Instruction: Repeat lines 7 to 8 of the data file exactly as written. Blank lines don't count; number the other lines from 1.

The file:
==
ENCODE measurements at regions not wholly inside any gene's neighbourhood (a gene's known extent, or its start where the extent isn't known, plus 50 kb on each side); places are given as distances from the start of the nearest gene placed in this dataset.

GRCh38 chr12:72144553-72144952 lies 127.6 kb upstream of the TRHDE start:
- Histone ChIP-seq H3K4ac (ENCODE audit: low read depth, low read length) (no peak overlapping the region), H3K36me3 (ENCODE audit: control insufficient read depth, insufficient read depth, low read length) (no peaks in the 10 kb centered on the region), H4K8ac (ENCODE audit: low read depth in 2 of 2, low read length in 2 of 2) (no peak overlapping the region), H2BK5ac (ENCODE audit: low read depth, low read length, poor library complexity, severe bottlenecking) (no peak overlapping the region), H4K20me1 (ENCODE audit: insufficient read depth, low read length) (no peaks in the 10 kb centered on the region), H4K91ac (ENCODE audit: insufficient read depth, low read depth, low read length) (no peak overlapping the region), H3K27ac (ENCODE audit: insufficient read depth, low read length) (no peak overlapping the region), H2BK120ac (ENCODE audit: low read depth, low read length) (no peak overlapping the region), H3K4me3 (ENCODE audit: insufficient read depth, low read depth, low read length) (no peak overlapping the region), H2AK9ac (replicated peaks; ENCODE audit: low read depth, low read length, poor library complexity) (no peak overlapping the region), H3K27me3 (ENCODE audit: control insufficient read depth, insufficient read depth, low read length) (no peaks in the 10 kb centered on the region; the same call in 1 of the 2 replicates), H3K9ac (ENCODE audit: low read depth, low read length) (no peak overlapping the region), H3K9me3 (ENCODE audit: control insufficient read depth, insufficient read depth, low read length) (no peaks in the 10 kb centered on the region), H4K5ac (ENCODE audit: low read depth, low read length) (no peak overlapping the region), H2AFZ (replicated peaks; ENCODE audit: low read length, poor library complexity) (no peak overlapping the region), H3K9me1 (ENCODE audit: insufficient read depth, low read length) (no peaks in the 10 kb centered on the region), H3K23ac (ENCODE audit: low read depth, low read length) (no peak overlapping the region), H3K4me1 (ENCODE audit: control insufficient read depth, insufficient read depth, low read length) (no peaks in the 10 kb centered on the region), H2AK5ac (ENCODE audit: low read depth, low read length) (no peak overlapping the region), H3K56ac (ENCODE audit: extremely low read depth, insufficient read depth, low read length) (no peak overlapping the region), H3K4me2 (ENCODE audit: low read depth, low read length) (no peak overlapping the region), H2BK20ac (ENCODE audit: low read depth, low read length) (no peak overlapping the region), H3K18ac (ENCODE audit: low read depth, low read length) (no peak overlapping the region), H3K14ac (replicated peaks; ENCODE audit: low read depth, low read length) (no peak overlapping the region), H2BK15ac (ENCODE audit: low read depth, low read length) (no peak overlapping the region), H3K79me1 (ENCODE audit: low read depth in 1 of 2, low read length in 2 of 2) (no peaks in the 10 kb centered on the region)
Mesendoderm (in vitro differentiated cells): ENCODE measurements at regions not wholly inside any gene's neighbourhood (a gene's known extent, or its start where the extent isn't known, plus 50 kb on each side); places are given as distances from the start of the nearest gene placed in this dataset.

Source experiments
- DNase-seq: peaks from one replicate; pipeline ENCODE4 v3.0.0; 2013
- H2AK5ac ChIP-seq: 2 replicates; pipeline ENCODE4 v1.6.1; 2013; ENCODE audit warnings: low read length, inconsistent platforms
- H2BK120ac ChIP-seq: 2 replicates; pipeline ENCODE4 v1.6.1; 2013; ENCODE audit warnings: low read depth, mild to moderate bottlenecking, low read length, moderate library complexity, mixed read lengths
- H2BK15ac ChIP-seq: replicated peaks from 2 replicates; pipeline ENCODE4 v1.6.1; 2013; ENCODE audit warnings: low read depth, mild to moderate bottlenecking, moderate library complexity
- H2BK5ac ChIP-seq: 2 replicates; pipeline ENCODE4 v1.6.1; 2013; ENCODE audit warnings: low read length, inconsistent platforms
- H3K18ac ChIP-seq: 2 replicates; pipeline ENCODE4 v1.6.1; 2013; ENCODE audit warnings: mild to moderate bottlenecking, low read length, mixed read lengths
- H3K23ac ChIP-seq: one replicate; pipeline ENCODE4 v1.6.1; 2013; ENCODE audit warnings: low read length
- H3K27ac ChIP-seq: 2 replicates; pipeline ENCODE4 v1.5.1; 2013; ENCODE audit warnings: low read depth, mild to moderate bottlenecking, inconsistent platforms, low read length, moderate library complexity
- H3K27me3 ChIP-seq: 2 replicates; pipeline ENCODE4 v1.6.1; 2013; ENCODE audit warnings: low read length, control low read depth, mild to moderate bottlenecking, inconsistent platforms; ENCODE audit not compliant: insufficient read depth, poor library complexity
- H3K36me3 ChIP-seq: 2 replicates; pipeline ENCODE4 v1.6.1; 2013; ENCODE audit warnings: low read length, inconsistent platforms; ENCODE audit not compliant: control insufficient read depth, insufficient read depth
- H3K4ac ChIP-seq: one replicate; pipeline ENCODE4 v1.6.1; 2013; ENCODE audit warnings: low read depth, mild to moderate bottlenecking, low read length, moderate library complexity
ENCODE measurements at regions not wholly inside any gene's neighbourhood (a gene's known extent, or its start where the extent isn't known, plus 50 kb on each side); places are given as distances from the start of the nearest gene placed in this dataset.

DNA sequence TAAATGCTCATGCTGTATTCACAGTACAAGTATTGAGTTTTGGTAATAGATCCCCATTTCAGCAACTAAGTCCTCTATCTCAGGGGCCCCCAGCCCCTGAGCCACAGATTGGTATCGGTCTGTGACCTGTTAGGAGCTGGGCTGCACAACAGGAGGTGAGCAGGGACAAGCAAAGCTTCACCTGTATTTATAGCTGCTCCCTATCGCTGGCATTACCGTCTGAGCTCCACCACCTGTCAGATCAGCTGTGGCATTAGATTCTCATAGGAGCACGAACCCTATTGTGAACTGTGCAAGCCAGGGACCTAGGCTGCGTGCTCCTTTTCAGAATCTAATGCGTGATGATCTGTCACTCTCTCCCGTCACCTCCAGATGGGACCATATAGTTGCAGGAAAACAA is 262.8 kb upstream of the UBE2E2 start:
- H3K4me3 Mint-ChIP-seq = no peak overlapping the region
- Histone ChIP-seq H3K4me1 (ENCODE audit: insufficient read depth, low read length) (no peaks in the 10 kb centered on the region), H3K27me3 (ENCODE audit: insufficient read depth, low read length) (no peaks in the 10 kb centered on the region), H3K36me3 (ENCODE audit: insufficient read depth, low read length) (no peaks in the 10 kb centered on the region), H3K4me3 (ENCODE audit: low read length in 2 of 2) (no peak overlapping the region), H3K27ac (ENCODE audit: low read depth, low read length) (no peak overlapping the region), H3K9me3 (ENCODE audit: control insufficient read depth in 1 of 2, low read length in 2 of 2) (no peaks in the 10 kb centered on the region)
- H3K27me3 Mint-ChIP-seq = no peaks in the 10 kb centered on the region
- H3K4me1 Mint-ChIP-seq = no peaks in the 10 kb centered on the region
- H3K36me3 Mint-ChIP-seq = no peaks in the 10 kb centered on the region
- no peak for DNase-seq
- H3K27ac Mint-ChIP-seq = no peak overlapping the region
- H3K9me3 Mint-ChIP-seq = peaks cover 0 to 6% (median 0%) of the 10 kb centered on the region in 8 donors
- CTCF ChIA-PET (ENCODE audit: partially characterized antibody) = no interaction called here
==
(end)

- H2AK5ac ChIP-seq: 2 replicates; pipeline ENCODE4 v1.6.1; 2013; ENCODE audit warnings: low read length, inconsistent platforms
- H2BK120ac ChIP-seq: 2 replicates; pipeline ENCODE4 v1.6.1; 2013; ENCODE audit warnings: low read depth, mild to moderate bottlenecking, low read length, moderate library complexity, mixed read lengths